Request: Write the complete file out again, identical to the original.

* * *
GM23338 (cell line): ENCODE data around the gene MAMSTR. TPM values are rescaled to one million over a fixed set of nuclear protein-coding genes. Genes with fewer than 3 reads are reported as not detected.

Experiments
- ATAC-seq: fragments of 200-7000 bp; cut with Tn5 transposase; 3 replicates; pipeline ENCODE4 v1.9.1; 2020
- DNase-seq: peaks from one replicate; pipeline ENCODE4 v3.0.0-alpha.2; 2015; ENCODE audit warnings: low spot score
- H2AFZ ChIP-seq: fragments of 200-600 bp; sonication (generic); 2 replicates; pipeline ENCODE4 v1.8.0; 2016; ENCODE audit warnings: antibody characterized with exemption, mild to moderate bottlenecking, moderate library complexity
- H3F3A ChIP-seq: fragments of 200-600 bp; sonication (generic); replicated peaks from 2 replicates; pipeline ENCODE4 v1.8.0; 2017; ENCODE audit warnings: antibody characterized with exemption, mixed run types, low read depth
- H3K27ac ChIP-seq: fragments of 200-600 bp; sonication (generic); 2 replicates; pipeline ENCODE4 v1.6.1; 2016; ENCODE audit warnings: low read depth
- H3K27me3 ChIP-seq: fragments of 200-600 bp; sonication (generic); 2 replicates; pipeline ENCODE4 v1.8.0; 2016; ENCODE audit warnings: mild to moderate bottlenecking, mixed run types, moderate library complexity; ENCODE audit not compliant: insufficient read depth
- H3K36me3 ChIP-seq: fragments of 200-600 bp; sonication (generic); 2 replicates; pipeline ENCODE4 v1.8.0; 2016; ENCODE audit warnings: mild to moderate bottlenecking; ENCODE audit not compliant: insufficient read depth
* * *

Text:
GM23338 (cell line): ENCODE data around the gene MAMSTR. TPM values are rescaled to one million over a fixed set of nuclear protein-coding genes. Genes with fewer than 3 reads are reported as not detected.

Experiments
- ATAC-seq: fragments of 200-7000 bp; cut with Tn5 transposase; 3 replicates; pipeline ENCODE4 v1.9.1; 2020
- DNase-seq: peaks from one replicate; pipeline ENCODE4 v3.0.0-alpha.2; 2015; ENCODE audit warnings: low spot score
- H2AFZ ChIP-seq: fragments of 200-600 bp; sonication (generic); 2 replicates; pipeline ENCODE4 v1.8.0; 2016; ENCODE audit warnings: antibody characterized with exemption, mild to moderate bottlenecking, moderate library complexity
- H3F3A ChIP-seq: fragments of 200-600 bp; sonication (generic); replicated peaks from 2 replicates; pipeline ENCODE4 v1.8.0; 2017; ENCODE audit warnings: antibody characterized with exemption, mixed run types, low read depth
- H3K27ac ChIP-seq: fragments of 200-600 bp; sonication (generic); 2 replicates; pipeline ENCODE4 v1.6.1; 2016; ENCODE audit warnings: low read depth
- H3K27me3 ChIP-seq: fragments of 200-600 bp; sonication (generic); 2 replicates; pipeline ENCODE4 v1.8.0; 2016; ENCODE audit warnings: mild to moderate bottlenecking, mixed run types, moderate library complexity; ENCODE audit not compliant: insufficient read depth
- H3K36me3 ChIP-seq: fragments of 200-600 bp; sonication (generic); 2 replicates; pipeline ENCODE4 v1.8.0; 2016; ENCODE audit warnings: mild to moderate bottlenecking; ENCODE audit not compliant: insufficient read depth